In the market for a new set of wheels? Thinking about getting a GREEN CAR but don’t know what’s on the market? Well, look no further! Here’s the scoop on what we can be expecting in the line of green vehicles from Wired Magazine.
Think the gas assist in the Volt is a cheat? Don’t like the look of the Leaf and can’t afford a Tesla? Don’t worry. More choices are (silently) rolling over the horizon. Here’s a preview.
Fisker Automotive Karma
Henrik Fisker’s pricey luxury sedan takes EVs uptown. With 403 horsepower and more torque than a Ferrari (or a Bugatti Veyron, for that matter), the Karma will be as quick as it is gorgeous. With a setup similar to Chevery’s Volt, the battery will run for 50 miles before a gas-assist engine kicks in to keep the juice flowing.
Ford Focus Electric
The slick Euro-inspired Focus sedan mostly just swaps the engine and fuel tank of the gas model for a motor and lithium-ion battery with a range of 100 miles. Ford won’t say more, but if the excellent Fusion Hybrid and Transit Connect Electric delivery van are any indication, the Focus EV should be a real contender.
After teasing us for more than two years, Mitsubishi finally brings its electric kei car to America. Japan gets by on a paltry 64 horsepower and 80 to 100 riles of range, but Mitsubishi says the i-MiEV headed to the States will be “structurally different,” with an “enchanced” drivetrain – in other words, bigger and, hopefully,more powerful.
The Norwegian urban commuter comes to America by way of Indiana, where the US-spec model is being built. The two-seater is good for 100 miles per charge, but with a top speed of 70, it’s best suited to city life (hence the name). A few lucky cities will see the Think at the end of this year, but most of us will have to wait until 2011.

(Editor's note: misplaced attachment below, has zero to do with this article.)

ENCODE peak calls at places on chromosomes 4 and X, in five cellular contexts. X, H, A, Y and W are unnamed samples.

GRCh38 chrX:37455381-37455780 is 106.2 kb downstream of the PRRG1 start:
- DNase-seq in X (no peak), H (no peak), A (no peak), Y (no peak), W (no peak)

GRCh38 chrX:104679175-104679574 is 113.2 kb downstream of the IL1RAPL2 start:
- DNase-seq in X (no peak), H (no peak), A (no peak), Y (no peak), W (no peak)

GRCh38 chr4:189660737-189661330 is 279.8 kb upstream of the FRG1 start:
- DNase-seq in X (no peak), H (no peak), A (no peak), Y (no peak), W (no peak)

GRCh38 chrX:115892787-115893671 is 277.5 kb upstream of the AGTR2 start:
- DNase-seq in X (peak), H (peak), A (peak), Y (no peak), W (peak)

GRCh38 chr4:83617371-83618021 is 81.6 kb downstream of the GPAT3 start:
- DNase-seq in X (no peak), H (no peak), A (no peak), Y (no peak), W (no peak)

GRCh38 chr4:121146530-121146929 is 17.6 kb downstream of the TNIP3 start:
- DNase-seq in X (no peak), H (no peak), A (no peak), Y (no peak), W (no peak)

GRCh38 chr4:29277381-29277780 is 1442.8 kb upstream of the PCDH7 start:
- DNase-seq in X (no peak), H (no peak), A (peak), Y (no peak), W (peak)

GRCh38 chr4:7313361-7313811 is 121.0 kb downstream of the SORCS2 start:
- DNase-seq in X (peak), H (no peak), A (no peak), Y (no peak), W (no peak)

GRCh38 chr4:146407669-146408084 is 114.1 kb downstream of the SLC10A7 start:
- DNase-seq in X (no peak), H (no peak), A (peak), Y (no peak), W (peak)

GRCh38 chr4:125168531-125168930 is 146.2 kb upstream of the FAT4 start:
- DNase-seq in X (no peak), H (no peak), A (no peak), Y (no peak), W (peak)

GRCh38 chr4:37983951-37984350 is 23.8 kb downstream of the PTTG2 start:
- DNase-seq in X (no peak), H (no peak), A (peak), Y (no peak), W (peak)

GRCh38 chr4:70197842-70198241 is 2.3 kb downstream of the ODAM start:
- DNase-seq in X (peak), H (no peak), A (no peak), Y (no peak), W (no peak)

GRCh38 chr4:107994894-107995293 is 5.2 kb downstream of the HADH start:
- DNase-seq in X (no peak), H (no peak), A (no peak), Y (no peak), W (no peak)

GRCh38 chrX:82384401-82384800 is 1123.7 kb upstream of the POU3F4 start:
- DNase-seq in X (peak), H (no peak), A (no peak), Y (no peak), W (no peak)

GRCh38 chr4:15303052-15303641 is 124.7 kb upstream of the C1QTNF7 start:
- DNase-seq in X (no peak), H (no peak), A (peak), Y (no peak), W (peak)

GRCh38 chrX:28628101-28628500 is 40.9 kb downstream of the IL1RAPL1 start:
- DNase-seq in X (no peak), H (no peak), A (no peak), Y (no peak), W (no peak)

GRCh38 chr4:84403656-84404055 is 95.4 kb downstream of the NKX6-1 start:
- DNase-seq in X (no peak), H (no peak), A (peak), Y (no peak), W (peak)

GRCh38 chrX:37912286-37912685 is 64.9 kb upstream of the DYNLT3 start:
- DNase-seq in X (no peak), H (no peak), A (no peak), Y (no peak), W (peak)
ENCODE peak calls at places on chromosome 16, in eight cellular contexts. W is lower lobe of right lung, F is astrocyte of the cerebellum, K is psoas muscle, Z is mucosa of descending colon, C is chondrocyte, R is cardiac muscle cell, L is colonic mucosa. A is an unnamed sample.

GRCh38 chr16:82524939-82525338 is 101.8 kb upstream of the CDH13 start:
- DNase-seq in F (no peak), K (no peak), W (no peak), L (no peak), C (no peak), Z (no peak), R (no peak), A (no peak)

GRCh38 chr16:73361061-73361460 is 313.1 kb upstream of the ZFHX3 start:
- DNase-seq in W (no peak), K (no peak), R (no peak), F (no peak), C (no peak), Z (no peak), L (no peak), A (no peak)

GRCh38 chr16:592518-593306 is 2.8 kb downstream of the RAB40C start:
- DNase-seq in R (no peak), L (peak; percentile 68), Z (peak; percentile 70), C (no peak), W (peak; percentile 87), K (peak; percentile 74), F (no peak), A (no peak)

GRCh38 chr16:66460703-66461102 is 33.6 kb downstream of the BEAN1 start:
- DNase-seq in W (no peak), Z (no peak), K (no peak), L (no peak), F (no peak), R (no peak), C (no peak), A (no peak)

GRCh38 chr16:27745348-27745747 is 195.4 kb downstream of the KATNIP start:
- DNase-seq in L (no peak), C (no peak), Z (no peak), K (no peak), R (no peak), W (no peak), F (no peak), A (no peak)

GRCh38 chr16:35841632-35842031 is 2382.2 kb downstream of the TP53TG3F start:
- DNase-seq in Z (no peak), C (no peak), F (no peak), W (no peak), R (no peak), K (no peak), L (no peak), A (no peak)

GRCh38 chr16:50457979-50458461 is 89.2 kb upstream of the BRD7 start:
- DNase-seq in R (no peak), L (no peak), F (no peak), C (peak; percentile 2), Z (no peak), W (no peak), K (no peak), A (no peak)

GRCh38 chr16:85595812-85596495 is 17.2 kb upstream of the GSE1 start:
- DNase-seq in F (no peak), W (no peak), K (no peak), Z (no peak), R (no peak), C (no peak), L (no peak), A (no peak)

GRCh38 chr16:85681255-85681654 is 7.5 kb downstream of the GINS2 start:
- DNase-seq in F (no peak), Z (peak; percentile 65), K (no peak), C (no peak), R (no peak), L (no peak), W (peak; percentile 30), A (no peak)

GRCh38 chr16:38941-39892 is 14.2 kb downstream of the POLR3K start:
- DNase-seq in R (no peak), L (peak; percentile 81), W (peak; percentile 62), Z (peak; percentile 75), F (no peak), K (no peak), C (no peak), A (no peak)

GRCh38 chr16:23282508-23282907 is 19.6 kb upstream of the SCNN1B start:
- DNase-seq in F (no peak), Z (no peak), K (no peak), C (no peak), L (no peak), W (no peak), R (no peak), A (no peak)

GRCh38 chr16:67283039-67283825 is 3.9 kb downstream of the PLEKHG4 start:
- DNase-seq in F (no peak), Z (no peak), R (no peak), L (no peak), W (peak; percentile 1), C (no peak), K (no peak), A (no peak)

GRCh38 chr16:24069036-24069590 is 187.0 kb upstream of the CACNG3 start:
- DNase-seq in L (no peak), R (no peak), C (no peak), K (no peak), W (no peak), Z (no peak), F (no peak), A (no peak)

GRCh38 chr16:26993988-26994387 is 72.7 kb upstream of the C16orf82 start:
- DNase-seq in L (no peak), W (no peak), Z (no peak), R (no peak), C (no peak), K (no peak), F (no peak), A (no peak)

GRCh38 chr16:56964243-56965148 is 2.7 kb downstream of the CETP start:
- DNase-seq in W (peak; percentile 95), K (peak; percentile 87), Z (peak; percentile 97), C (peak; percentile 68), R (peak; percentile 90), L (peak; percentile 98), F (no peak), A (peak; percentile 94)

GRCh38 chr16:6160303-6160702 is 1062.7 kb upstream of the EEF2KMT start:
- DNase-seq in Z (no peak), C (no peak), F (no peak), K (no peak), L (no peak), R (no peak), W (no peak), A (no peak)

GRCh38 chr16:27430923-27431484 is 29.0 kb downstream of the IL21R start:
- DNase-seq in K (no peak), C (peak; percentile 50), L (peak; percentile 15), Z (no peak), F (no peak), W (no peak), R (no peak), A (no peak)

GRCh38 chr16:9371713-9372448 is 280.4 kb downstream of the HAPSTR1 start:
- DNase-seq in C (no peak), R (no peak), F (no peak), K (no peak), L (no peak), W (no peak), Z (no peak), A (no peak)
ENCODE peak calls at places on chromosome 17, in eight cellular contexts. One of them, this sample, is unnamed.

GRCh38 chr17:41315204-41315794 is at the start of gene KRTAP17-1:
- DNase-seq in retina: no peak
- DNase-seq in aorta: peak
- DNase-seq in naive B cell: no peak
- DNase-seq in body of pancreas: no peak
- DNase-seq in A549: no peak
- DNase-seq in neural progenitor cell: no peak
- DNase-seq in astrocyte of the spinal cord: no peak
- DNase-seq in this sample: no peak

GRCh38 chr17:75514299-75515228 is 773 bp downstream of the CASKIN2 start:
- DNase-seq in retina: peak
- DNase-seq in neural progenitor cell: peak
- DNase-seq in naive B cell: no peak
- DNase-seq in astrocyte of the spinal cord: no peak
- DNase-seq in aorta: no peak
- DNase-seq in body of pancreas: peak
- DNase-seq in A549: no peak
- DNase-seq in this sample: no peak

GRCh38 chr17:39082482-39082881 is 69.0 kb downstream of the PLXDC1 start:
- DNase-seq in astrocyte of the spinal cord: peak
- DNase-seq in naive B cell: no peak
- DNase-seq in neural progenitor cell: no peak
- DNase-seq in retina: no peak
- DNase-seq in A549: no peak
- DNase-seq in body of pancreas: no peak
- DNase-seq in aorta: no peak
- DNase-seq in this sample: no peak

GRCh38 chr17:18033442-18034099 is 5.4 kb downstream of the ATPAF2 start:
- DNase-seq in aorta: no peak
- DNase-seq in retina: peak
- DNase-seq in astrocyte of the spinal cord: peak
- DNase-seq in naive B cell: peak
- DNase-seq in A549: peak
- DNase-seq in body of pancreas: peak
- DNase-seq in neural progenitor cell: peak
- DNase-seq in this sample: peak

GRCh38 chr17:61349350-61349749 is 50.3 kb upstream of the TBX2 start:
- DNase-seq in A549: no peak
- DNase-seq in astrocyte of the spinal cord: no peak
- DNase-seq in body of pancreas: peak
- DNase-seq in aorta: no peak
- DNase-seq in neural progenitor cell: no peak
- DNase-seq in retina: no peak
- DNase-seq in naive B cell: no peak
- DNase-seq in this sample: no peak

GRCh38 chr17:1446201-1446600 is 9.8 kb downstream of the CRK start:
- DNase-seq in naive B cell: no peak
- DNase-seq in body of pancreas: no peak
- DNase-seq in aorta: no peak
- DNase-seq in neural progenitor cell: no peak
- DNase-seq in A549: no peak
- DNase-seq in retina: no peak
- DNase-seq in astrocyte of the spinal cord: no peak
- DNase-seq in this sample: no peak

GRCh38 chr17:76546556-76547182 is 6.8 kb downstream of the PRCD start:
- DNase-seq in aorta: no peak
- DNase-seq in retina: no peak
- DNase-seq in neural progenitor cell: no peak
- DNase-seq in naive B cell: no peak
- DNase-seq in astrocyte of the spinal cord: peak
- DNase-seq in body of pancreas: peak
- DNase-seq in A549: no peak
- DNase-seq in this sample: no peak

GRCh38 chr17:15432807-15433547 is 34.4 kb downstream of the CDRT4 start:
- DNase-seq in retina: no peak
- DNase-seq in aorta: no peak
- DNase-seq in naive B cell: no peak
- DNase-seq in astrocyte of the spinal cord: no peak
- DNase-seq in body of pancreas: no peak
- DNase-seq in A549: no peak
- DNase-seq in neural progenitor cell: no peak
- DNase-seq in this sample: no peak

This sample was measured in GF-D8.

Watch out, Tesla. That’s an e-tron coming up in your mirror. If the production model is anything like the spectacular concept car – four motors, 313 horsepower, and supercar-like acceleration – the e-tron could overtake the Roadster as the definitive e-sports car.
Fiat 500 EV
Europe’s coolest retro ride goes electric with some help from Chrysler. How fast and how far it’ll go is anyone’s guess – to date the specs are a closely guarded secret.
Japan’s second-largest automaker still thinks hydrogen will win in the end, but in the meantime the company is jumping on the battery bandwagon with an electric “commuter vehicle” (read: small car). Honda isn’t revealing any specs, but says that prototypes are expected to hit California roads this year.
Smart Fortwo Electric Drive
Smart is already beta-teasting 250 prototypes built with Tesla batteries. It isn’t releasing any info about the car that will eventually reach showrooms, but it will likely feature a Daimler power train with better range than the prototypes and motor with more oomph. Good think – the prototypes are as slow as they are small.
Tesla Motors Model S
Having proven the viability and desirability of EVs with the Roadster, Tesla will make a move toward the mainstream with this gorgeous $50,000 sedan. Wired drove the prototype a few miles around Los Angeles and found the electric acceleration zippy and fun. The interior boast a 17-inch touchscreen on the center console, which displays stereo, climate, navigation, and battery information.
Toyota Rav4 EV
Toyota goes back to the future to reprise the iconic electric SUV it built in limited numbers from 1997 to 2003. EV advocates still sing its praises, and many of the original models continue to rack up miles. It was so good that Toyota could have brought it back as is, but the company is working with Tesla to develop an improved drivetrain.
2013 and BEYOND
Fisker Automotive Project NiNA
This one’s an utter mystery, because all Fisker will say is that the car will be about the size of a BMW 3 series. No one’s seen the vehicle, but that didn’t keep Uncle Sam from loaning the company $528.7 million to build it.
Mercedes-Benz SLS AMG “Gullwing” E-Cell
The key things to know about this electric supercare: 525 horsepower, zero to 60 in four seconds, and a huge 48-kilowatt-hour battery. Former Formula 1 star David Coulthard after driving a prototype: “You will not believe the performance.”
The Germans are late to the EV game, but VW is going all out with a prediction that it will sell 300,000 electric vehicles per year by 2018. First we’ll see either the adorable E-Up city car of an electric Gold. VW is so serious about cars with cords that it hired Tesla Motors cofounder Martin Eberhard to lead its battery lab.
and there you have. what we can expect in the next few years in the ways of electric vehicles.
bummed by how long the timeline is? wanna know more about the history of electric vehicles? check out this amazingly informative (and anger-inducing!!!) documentary called, “Who Killed the Electric Car?”
The answer will Surprise You.